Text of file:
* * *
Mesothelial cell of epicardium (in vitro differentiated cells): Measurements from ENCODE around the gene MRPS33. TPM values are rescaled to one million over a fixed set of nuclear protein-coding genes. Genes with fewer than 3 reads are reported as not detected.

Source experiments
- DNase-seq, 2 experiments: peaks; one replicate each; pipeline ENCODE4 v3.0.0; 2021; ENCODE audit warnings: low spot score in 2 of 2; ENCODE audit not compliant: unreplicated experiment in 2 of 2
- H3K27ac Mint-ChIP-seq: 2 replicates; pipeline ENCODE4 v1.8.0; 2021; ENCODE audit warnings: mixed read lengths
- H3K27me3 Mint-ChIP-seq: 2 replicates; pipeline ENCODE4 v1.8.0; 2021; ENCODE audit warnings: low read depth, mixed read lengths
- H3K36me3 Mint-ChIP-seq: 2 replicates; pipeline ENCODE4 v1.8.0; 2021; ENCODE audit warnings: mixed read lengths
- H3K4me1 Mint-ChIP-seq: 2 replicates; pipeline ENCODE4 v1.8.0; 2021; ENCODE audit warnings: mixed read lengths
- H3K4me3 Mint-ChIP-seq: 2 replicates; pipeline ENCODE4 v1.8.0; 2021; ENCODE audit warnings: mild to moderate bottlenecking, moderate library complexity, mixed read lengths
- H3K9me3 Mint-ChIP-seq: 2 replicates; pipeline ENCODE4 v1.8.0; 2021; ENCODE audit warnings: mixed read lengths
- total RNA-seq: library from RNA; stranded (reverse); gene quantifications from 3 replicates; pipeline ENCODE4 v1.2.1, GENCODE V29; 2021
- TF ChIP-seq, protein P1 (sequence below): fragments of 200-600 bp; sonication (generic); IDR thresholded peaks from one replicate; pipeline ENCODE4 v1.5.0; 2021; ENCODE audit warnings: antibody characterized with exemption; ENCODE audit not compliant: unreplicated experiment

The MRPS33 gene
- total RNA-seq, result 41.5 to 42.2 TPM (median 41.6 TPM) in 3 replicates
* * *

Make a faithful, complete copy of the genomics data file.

Mesothelial cell of epicardium (in vitro differentiated cells): Measurements from ENCODE around the gene MRPS33. TPM values are rescaled to one million over a fixed set of nuclear protein-coding genes. Genes with fewer than 3 reads are reported as not detected.

Source experiments
- DNase-seq, 2 experiments: peaks; one replicate each; pipeline ENCODE4 v3.0.0; 2021; ENCODE audit warnings: low spot score in 2 of 2; ENCODE audit not compliant: unreplicated experiment in 2 of 2
- H3K27ac Mint-ChIP-seq: 2 replicates; pipeline ENCODE4 v1.8.0; 2021; ENCODE audit warnings: mixed read lengths
- H3K27me3 Mint-ChIP-seq: 2 replicates; pipeline ENCODE4 v1.8.0; 2021; ENCODE audit warnings: low read depth, mixed read lengths
- H3K36me3 Mint-ChIP-seq: 2 replicates; pipeline ENCODE4 v1.8.0; 2021; ENCODE audit warnings: mixed read lengths
- H3K4me1 Mint-ChIP-seq: 2 replicates; pipeline ENCODE4 v1.8.0; 2021; ENCODE audit warnings: mixed read lengths
- H3K4me3 Mint-ChIP-seq: 2 replicates; pipeline ENCODE4 v1.8.0; 2021; ENCODE audit warnings: mild to moderate bottlenecking, moderate library complexity, mixed read lengths
- H3K9me3 Mint-ChIP-seq: 2 replicates; pipeline ENCODE4 v1.8.0; 2021; ENCODE audit warnings: mixed read lengths
- total RNA-seq: library from RNA; stranded (reverse); gene quantifications from 3 replicates; pipeline ENCODE4 v1.2.1, GENCODE V29; 2021
- TF ChIP-seq, protein P1 (sequence below): fragments of 200-600 bp; sonication (generic); IDR thresholded peaks from one replicate; pipeline ENCODE4 v1.5.0; 2021; ENCODE audit warnings: antibody characterized with exemption; ENCODE audit not compliant: unreplicated experiment

The MRPS33 gene
- total RNA-seq, result 41.5 to 42.2 TPM (median 41.6 TPM) in 3 replicates